The Raspberry Pi 4 came with four RAM options 1 GB, 2 GB, 4 GB, and 8 GB, with the 1 GB version priced at $35. With Raspberry Pi pulling the plug on the $35 Pi 4 1GB version and offering the 2GB version for $45, expect a further increase.
There is no way to know the price for sure, but it is unreasonable to expect the Raspberry Pi 5 to offer a sub $50 price tag. Since some competitors offer octa-core processors and eMMC storage for under $70, you can expect a few variants to be priced below that $70 mark.
Raspberry Pi 5 – Frequently Asked Question (FAQ)
What Is the Latest News on The Raspberry Pi 5?
It’s 2023, and we are still recovering from the pandemic’s effects and the chaos it caused. Despite the disruptions, the pandemic has successfully reaffirmed the need for low-cost computers like the Raspberry Pi. And if there was ever a doubt about the relevance of the Raspberry Pi, it’s safe to say that the pandemic has cleared that up.
Eben Upton, CEO of the Raspberry Pi foundation, has made it clear that 2023 is going to be a “recovery year.” According to him, their focus for 2023 is to ensure that more Raspberry Pi computers are available for everyone. And while he doesn’t reveal what the Pi 5 will offer, he is confident that we won’t see a new release this year.
What Are the Alternatives of the Raspberry Pi 5?
While few devices can match the Raspberry Pi for the price and power, there are some excellent options for pocket-sized computers. Some popular alternatives are the Arduino UNO Rev3, Libre Computer Board AML-S905X-CC, and Tinker Board S R2.0.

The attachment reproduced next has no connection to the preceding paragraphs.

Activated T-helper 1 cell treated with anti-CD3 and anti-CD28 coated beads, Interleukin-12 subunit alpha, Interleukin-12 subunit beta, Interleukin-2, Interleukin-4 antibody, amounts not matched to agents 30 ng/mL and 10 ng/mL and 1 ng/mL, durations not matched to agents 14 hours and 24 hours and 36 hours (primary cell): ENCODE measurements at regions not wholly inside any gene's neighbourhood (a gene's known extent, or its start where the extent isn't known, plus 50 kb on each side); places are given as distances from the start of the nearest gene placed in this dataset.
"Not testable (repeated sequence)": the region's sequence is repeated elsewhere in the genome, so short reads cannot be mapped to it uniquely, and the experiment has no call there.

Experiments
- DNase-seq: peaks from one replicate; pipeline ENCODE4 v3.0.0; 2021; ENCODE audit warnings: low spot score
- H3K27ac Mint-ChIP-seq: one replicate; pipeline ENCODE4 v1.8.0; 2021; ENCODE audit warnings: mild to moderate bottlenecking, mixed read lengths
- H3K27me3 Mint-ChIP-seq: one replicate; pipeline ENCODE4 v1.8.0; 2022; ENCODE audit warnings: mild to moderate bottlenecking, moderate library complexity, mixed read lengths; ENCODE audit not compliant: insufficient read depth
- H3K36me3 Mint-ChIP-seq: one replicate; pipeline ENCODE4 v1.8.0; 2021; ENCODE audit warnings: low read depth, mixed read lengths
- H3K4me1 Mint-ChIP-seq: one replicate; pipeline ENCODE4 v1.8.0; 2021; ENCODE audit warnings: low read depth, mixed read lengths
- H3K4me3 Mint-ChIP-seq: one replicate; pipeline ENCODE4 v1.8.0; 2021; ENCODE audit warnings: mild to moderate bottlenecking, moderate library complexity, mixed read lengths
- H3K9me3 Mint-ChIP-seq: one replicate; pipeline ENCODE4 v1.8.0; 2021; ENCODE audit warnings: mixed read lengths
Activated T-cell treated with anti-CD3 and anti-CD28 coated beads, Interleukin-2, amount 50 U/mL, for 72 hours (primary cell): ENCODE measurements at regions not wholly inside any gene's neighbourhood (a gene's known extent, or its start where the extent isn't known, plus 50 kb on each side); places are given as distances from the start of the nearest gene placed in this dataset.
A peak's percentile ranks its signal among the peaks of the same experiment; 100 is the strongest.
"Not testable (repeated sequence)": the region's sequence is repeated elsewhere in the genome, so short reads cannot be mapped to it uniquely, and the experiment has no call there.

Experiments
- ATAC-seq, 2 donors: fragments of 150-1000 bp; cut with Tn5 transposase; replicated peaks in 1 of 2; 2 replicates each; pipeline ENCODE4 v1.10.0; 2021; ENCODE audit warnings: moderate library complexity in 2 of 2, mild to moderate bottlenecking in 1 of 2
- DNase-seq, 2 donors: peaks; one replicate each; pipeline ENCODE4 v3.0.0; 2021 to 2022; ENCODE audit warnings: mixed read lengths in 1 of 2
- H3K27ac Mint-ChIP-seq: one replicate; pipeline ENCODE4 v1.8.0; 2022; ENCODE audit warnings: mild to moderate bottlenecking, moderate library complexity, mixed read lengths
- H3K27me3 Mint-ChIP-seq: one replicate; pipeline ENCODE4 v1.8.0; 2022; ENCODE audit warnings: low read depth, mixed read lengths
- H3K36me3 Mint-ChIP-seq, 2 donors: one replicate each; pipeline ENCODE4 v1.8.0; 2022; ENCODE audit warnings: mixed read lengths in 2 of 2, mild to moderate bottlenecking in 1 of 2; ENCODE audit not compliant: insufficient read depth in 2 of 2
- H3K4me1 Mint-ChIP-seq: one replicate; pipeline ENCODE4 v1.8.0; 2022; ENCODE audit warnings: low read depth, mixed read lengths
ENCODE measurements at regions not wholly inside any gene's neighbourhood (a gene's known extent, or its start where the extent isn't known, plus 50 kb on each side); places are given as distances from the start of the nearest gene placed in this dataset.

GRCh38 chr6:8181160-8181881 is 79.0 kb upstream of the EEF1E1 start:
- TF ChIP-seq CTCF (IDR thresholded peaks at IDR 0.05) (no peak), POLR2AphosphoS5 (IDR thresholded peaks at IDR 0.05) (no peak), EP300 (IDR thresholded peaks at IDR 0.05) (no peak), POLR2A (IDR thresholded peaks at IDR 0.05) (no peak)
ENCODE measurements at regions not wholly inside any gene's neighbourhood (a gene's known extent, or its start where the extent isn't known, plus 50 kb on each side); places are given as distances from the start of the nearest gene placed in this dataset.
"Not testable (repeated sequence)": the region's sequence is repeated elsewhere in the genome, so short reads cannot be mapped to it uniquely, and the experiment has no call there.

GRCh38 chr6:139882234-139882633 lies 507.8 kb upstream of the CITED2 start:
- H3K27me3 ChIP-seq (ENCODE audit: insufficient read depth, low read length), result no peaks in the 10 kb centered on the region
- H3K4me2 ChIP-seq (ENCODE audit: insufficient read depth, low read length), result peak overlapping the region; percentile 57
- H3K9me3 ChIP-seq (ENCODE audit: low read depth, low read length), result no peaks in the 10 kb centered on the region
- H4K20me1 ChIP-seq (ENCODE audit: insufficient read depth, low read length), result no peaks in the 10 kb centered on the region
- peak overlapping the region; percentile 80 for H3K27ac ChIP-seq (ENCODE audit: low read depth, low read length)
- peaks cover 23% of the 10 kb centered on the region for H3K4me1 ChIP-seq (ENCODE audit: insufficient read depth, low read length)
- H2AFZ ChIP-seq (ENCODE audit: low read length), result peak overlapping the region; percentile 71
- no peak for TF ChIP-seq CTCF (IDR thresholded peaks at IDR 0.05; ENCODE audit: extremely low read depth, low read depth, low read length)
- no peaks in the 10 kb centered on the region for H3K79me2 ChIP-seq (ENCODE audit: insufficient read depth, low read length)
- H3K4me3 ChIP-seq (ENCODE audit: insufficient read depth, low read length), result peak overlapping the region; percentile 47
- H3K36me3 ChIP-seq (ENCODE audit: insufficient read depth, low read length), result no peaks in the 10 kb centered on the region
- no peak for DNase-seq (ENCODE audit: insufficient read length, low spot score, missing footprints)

Can I Use My Raspberry Pi As A NAS (Network Attached Storage)?
If you have a large collection of movies, home videos, family photos, and an extensive music library, you must consider investing in a NAS to use along with Plex. Or, you can use a Raspberry Pi and set it up as a NAS device by pairing it with high-capacity storage.
Can I Install Windows 11 on My Raspberry Pi 4?
The architectures of Windows 11 and the Raspberry Pi aren’t the same, meaning you’ll the Raspberry Pi won’t natively support Windows 11. Despite Windows conventionally needing an x86/x64 processor, Windows 11 is compatible with the ARM architecture.
You’ll need specialized tools and good know-how to get Windows up and running on a Raspberry Pi. But it’s not impossible. However, the more significant problem is that the Raspberry Pi lacks the sheer processing power you need to run Windows 11. So, even when you install Windows, it would be best to keep your expectations to a minimum.
What Linux Distros Can I Use With A Raspberry Pi?
Any Linux distro compatible with Raspberry Pi’s ARM architecture is ideal for use with the device. However, you must ensure your Raspberry Pi meets the minimum system requirement.
Besides Raspbian/Raspberry Pi OS, Ubuntu, Elementary OS, and Ubuntu MATE are popular Linux distros you can install on the Raspberry Pi.
The Raspberry Pi thrives on two factors that make it a desirable computing device, customizability and price. So, out of all the prevailing uncertainties, one thing is certain, the Raspberry Pi 5 will not be an exception to these factors.
You’ll have to wait till 2024 to get a glimpse of the Raspberry Pi 5, but 2023 promises greater availability of older models. That means you won’t be left at the mercy of scalpers or hitting that refresh button on rpilocator.com desperately trying to get a Pi 4.